It’s true. More often than not, when a conversation feels like it will be uncomfortable, people put it off. Or, they avoid it altogether. And, this is not just a challenge for up and coming leaders, but often company presidents and C-level leaders.
So, what to do about it?
- First, getting in the right frame of mind about it can help.
- Second, believing you can become more comfortable with the uncomfortable will help.
- Third, making a commitment to building your conversational muscles can positively impact work relationships and your business.
The Cost of Avoidance
If you’re a research hound or facts and figures kind of leader, here are research results on the costs of avoiding or not having a difficult conversation:
“Employees waste an average of $1500 and an 8-hour workday for every conversation they avoid or don’t have.” Additionally, respondents shared that they may ruminate about these types of conversations for more than 6 months! (Source: VitalSmarts)
All that ruminating sounds draining just thinking about it. And, it saps a lot of energy that could be used elsewhere in the business.
Have the Conversation
So, how to recapture that well of energy and have the conversation you may be tempted to avoid?
-We can take the advice of Bob Newhart acting as a counselor in his TV show when he says “Just Stop It,” but that likely won’t work.
-We can tell ourselves to “Just Do It,” but if we’re avoiding the conversation in the first place, appealing to the Nike swoosh will likely not help much either.
-Instead, consider the following:
1. Try to get clear on why you’re uncomfortable or putting off the conversation. Maybe you feel like you don’t have the words to begin the conversation, you’re not sure about the likelihood of getting the outcome you’d like, or maybe a previous experience with the individual didn’t go so well? There are many reasons, but getting clear around what’s keeping you from moving forward is a great first step.
2. You can likely reframe the way you’re thinking about it. A client once shared that it felt like every difficult conversation was an “ultimatum conversation.” On reframing, she started thinking about difficult conversations as discussions, not ultimatums, and she became more comfortable. Starting with this reframe and a positive brain will help you and the other individual have a successful dialogue.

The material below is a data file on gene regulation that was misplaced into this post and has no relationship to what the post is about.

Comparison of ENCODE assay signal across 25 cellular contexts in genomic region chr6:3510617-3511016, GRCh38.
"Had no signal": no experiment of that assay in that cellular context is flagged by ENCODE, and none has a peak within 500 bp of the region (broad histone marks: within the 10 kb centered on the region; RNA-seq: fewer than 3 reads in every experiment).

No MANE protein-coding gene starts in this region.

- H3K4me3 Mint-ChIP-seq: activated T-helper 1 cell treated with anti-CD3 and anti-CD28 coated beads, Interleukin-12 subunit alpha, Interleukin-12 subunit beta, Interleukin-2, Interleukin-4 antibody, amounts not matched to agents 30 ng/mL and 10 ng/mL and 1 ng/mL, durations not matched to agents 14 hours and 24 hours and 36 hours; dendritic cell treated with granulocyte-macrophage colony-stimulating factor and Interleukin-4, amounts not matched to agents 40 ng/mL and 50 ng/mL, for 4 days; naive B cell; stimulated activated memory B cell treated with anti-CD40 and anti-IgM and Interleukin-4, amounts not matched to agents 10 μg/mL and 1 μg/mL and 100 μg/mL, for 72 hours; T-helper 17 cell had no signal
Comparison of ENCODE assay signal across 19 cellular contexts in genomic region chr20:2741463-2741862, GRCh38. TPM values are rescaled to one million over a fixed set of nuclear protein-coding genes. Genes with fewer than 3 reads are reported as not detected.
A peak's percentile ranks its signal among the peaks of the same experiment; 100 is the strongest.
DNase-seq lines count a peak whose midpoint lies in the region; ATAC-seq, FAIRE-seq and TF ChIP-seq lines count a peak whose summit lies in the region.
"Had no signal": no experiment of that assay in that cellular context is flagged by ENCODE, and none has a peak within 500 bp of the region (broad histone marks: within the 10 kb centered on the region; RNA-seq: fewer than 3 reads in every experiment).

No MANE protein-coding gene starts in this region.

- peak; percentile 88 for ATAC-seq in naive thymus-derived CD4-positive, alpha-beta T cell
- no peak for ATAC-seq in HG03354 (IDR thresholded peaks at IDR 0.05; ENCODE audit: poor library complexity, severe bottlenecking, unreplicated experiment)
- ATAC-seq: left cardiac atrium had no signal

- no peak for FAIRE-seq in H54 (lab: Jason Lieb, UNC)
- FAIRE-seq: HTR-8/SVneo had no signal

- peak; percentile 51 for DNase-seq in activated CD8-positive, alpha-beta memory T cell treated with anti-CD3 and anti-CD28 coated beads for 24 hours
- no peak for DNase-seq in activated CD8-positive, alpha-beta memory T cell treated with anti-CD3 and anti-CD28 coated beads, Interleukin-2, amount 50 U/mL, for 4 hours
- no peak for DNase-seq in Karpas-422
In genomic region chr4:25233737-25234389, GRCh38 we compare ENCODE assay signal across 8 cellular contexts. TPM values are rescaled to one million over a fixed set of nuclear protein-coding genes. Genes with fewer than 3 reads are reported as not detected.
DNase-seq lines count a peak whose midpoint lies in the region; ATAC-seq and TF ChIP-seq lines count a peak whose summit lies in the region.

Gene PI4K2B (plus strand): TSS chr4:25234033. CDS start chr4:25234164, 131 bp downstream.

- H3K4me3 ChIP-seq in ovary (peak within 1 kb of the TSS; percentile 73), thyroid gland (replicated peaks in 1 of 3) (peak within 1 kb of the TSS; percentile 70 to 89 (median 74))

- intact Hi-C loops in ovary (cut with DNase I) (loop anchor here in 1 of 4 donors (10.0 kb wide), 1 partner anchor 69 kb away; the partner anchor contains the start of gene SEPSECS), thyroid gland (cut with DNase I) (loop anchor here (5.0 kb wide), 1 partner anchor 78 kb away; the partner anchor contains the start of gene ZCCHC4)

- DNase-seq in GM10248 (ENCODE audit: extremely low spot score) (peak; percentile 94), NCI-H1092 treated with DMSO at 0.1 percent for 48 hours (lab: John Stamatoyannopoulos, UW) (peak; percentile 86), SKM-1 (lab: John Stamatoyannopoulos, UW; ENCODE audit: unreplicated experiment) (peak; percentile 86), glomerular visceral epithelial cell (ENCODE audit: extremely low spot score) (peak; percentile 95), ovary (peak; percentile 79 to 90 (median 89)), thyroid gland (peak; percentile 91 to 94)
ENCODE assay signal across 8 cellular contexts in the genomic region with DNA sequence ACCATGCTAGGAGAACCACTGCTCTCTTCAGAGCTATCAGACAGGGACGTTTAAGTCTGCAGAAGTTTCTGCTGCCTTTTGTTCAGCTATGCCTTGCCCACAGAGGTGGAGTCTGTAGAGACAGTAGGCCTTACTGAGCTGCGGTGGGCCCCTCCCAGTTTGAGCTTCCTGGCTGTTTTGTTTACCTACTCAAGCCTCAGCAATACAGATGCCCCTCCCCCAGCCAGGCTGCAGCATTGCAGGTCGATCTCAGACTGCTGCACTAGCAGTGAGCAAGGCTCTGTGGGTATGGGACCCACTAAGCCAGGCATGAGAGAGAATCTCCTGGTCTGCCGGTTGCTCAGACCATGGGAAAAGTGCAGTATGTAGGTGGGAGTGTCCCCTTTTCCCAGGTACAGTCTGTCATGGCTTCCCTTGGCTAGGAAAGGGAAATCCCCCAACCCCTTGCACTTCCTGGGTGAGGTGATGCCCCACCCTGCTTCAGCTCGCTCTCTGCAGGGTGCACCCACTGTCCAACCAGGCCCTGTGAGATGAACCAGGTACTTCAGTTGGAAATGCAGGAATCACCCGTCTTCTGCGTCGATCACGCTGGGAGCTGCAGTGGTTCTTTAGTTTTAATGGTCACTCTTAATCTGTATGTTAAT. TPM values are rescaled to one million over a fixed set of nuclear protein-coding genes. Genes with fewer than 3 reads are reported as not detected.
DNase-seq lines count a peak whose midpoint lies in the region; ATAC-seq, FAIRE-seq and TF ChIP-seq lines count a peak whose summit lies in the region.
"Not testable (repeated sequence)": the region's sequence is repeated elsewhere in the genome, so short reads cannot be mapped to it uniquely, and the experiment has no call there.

3. Depending on the level of importance, schedule a meeting to have the conversation at a time that is convenient for both (many people are not good off the cuff, especially with a difficult conversation). More structure can help.
4. Don’t let time slip away between an issue that needs to be addressed and the discussion about it. Otherwise, it can feel more difficult, it takes more energy, and worse, issues can grow more complex. To schedule something by phone, say something as simple as; “Hey, I’d like to check in with you about X this afternoon.” Then, express your positive intent so you can keep your employee/colleague from entering the “fight, flight or freeze” zone. It’s hard to reassure via email. Phone or in person is best, even to set up a short meeting for an uncomfortable conversation.
5. From a strategic standpoint, think about how you want to start the conversation and what your goal is. If you’ll be giving what feels like difficult feedback, please throw out the “feedback sandwich.” People usually appreciate a direct approach, even when it doesn’t feel great in the moment. Be direct, and caring, as much as possible, but not “blunt.” (I often hear people describe themselves as blunt. Direct works. Blunt doesn’t.)
6. Start the conversation with an open mind and ramp up your listening skills. An open mind and sharp listening skills help you fill in blind spots, as you may hear perspectives you were not previously aware of. You will then be able to speak with a broader understanding, and make sure you are heard. You can lead with something like “I want to talk with you about your work on project X. What are your thoughts about it?” or, “I want to share an observation with you about your work on project X.” or, “I’ve noticed that your work on this project is not aligning with what we agreed upon…”
7. As the discussion progresses, you can inquire about how the individual is processing the discussion. “How do you see it?” “What are your thoughts about this,” or, “What direction should we move in from here?” Regardless, listen, make sure your message is clear by confirming understanding, and that you address the situation directly.
8. If accountability is in the mix, close the discussion by confirming you are both on the same page, and identify commitments or forward steps.
There are many scenarios and approaches for these types of discussions. While these examples may not fit like a glove, they can help you think more strategically about the conversations you need to have.
Have the conversations. Tackle thorny business issues. Recapture energy and use it elsewhere.
Just Do It. 😉